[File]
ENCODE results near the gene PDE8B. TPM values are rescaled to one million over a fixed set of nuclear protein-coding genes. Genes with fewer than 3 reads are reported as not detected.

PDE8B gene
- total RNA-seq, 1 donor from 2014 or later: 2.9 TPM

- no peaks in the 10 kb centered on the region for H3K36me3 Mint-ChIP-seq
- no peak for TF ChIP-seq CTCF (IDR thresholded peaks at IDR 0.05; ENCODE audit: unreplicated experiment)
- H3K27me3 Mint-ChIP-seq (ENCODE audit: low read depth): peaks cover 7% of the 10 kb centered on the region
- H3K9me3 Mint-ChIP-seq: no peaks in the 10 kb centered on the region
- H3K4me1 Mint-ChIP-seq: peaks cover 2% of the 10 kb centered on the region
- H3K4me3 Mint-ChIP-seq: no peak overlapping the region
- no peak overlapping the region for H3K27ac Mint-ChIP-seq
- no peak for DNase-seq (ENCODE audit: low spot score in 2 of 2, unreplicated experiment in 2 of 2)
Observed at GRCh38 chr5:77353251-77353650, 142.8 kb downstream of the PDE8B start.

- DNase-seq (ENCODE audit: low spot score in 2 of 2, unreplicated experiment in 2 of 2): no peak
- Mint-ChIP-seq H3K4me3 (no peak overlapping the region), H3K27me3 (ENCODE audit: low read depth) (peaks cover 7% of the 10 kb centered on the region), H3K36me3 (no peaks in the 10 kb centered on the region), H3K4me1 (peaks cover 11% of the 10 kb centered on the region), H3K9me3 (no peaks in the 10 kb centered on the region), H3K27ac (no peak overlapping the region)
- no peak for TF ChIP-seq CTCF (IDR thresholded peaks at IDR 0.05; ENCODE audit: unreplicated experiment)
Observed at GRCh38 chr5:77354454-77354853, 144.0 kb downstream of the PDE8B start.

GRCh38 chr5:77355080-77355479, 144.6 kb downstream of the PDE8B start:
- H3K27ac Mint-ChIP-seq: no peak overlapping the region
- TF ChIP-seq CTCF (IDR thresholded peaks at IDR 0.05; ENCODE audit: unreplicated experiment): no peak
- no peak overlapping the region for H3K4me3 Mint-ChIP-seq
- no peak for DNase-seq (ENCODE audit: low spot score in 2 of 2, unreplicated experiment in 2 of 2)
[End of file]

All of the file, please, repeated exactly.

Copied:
ENCODE results near the gene PDE8B. TPM values are rescaled to one million over a fixed set of nuclear protein-coding genes. Genes with fewer than 3 reads are reported as not detected.

PDE8B gene
- total RNA-seq, 1 donor from 2014 or later: 2.9 TPM

- no peaks in the 10 kb centered on the region for H3K36me3 Mint-ChIP-seq
- no peak for TF ChIP-seq CTCF (IDR thresholded peaks at IDR 0.05; ENCODE audit: unreplicated experiment)
- H3K27me3 Mint-ChIP-seq (ENCODE audit: low read depth): peaks cover 7% of the 10 kb centered on the region
- H3K9me3 Mint-ChIP-seq: no peaks in the 10 kb centered on the region
- H3K4me1 Mint-ChIP-seq: peaks cover 2% of the 10 kb centered on the region
- H3K4me3 Mint-ChIP-seq: no peak overlapping the region
- no peak overlapping the region for H3K27ac Mint-ChIP-seq
- no peak for DNase-seq (ENCODE audit: low spot score in 2 of 2, unreplicated experiment in 2 of 2)
Observed at GRCh38 chr5:77353251-77353650, 142.8 kb downstream of the PDE8B start.

- DNase-seq (ENCODE audit: low spot score in 2 of 2, unreplicated experiment in 2 of 2): no peak
- Mint-ChIP-seq H3K4me3 (no peak overlapping the region), H3K27me3 (ENCODE audit: low read depth) (peaks cover 7% of the 10 kb centered on the region), H3K36me3 (no peaks in the 10 kb centered on the region), H3K4me1 (peaks cover 11% of the 10 kb centered on the region), H3K9me3 (no peaks in the 10 kb centered on the region), H3K27ac (no peak overlapping the region)
- no peak for TF ChIP-seq CTCF (IDR thresholded peaks at IDR 0.05; ENCODE audit: unreplicated experiment)
Observed at GRCh38 chr5:77354454-77354853, 144.0 kb downstream of the PDE8B start.

GRCh38 chr5:77355080-77355479, 144.6 kb downstream of the PDE8B start:
- H3K27ac Mint-ChIP-seq: no peak overlapping the region
- TF ChIP-seq CTCF (IDR thresholded peaks at IDR 0.05; ENCODE audit: unreplicated experiment): no peak
- no peak overlapping the region for H3K4me3 Mint-ChIP-seq
- no peak for DNase-seq (ENCODE audit: low spot score in 2 of 2, unreplicated experiment in 2 of 2)